"First I see in his letter that his highness wishes to awaken me concerning the greatness of the holy gaon [Divrei Haim] ztz"l, as if I require his opinion on this. Not so, my friend. I understand his greatness in niglah at least (and with nistarot I have nothing to do). And for a man of G-d like him, only silence is praise. But with all the honor and reverence that I feel in my soul concerning the splendor of his greatness, I don¢t find it a slight or disrespectful, after begging the pardon of the honor of his Torah, to write that he erred in one of his opinions if the open truth (which also has nothing to do with nistarot) compels me to do so.
"Go out and see the way of the holy gaon z"l himself -- who presumably was suffused with the trait of humility, without which, according to Chazal, ruah ha-kodesh does not descend upon a sage -- who in his responsa pours scorn on the words of the greatest of the Aharonim in general and in particular. And with words and expressions as hard as sinews, he contradicted their words without pity and without deference wherever his judgment (shikul da¢ato) decides against them. This was the way of the Rishonim and many of the greatest of the Aharonim whose aim and longing was only for the truth. According to their conclusion that they had arrived at the truth they would, without pity or begging pardon, demolish and destroy the words of others. There is no disrespect in this, for it is the way of Torah. One builds and one destroys, one thinks and another undermines his thought. And often in the heat of concentration and the urgency of argument in pursuit of the truth, they would!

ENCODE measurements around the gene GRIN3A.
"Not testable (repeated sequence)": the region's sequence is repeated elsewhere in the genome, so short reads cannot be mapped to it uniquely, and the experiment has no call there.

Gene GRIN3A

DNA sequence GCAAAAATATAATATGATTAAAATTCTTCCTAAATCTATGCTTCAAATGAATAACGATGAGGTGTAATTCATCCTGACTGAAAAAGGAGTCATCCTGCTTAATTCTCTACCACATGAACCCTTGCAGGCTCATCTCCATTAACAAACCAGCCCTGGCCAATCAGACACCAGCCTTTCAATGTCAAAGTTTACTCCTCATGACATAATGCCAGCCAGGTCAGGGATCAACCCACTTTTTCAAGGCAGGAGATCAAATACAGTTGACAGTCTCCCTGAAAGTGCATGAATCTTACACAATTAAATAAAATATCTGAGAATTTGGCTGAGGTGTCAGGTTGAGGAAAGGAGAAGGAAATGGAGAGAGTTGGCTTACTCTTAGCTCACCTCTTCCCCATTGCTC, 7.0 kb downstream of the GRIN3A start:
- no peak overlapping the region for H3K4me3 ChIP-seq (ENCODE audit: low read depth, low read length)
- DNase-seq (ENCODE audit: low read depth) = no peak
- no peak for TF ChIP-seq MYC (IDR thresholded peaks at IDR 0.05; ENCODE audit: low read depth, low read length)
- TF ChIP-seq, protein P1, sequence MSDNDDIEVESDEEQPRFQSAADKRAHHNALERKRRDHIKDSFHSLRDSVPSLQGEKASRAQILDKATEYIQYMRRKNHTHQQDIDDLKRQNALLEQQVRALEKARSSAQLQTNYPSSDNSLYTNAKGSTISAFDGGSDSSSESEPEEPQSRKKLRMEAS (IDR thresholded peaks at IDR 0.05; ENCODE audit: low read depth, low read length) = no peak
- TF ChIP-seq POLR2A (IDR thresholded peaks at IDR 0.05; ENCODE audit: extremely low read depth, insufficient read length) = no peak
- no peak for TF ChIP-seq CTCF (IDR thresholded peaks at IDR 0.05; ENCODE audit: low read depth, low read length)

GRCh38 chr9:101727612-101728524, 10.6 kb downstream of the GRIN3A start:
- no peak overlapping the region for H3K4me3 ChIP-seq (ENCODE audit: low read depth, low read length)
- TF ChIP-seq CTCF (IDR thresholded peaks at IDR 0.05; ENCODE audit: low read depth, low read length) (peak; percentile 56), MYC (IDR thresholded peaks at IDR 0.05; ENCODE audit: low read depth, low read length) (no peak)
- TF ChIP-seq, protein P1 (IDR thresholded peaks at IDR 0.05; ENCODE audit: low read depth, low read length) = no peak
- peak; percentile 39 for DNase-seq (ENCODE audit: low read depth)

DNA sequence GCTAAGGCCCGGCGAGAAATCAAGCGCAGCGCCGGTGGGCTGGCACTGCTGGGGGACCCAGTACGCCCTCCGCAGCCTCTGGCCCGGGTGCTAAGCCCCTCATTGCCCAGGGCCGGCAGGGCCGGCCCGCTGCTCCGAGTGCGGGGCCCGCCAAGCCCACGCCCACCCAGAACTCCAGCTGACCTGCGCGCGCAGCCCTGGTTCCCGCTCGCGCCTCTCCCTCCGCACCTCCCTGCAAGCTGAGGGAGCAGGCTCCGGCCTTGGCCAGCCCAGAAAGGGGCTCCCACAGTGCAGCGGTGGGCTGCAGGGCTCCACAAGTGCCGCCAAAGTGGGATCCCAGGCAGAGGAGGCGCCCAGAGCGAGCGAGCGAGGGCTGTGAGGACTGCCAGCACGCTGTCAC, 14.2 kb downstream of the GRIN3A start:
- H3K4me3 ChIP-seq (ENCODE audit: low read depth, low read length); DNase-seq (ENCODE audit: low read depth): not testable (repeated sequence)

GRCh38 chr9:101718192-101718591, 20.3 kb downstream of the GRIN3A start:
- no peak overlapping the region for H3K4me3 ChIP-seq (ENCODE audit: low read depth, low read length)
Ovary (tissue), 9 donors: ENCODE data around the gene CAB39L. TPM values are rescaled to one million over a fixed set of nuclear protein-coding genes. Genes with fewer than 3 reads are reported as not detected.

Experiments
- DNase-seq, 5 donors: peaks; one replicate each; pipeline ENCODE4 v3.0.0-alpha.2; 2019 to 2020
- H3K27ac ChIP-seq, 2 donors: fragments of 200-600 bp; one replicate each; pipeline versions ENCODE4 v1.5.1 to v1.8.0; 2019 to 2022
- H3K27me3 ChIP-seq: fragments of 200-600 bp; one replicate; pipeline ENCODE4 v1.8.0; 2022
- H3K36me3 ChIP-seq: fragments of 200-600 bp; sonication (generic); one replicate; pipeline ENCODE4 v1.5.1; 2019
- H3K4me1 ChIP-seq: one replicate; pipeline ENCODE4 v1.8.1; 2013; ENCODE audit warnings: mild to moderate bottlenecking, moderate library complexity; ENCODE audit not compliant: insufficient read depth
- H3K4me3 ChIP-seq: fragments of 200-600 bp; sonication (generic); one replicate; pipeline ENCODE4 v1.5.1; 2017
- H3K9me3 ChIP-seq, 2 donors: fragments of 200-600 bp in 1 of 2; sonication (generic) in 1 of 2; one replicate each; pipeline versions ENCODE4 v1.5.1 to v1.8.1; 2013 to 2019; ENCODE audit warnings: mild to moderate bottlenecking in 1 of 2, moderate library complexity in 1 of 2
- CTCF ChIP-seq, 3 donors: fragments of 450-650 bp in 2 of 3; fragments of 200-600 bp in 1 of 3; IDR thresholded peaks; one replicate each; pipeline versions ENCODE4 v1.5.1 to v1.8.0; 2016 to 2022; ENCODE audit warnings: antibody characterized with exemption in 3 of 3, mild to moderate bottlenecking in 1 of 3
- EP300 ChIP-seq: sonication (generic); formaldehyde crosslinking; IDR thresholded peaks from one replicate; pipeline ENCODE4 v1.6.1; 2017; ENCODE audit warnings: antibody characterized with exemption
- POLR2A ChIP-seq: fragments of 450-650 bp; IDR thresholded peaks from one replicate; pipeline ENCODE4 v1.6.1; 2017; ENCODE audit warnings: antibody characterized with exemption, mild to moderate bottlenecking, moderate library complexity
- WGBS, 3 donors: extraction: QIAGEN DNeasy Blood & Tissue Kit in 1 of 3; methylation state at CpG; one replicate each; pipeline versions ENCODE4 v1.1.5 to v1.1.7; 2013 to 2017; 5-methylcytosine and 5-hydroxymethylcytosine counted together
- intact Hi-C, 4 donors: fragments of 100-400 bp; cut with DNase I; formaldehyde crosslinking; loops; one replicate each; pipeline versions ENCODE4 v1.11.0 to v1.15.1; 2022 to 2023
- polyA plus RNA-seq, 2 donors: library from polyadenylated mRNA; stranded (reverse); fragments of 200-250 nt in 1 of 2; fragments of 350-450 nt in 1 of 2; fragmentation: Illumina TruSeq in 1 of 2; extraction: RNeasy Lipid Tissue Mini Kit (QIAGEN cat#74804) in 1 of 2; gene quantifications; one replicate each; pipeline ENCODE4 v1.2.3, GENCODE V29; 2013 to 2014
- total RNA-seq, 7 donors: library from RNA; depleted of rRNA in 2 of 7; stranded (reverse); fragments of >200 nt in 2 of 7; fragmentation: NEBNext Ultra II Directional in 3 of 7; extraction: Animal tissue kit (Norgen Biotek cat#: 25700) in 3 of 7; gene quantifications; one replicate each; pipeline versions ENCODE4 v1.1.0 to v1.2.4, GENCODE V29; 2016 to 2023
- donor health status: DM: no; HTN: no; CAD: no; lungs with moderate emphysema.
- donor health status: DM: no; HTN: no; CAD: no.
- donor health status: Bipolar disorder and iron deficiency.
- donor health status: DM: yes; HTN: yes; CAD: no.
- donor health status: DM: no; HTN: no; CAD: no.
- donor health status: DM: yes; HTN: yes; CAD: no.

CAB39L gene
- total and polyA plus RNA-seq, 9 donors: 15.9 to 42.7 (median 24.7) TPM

also utter hard words to support their opinion. So we find in Shas and Rishonim shocking words as Abaye said about R. Avin (Pesahim 70b) and the like. And who can count the similar expressions in the comments of the Ra¢avad on the Rambam and the Rashba in the Mishmeret ha-Bayit against the Ra¢ah and the Ramban against the Razah. It was also so among the greatest of the Aharonim. For example see Yoreh De¢ah 98:1 in the comments of the Gra who wrote about Maran ha-M¢haber that he erred without first begging his pardon. And I will now quote for his highness the words of Ya¢avetz ztz"l in his Responsa 1:33, at the end of the responsum. ¡It is a great rule in our hands that there is no deference in Torah and it is not in heaven, but it is lying in the corners for any who understand. Talmid she¢omer d¢var halachah ein maznihin oto. Hulin 7a. My heart has therefore sometimes found it fitting to write when I reflected on the great researchers that they occasionally erred, ev!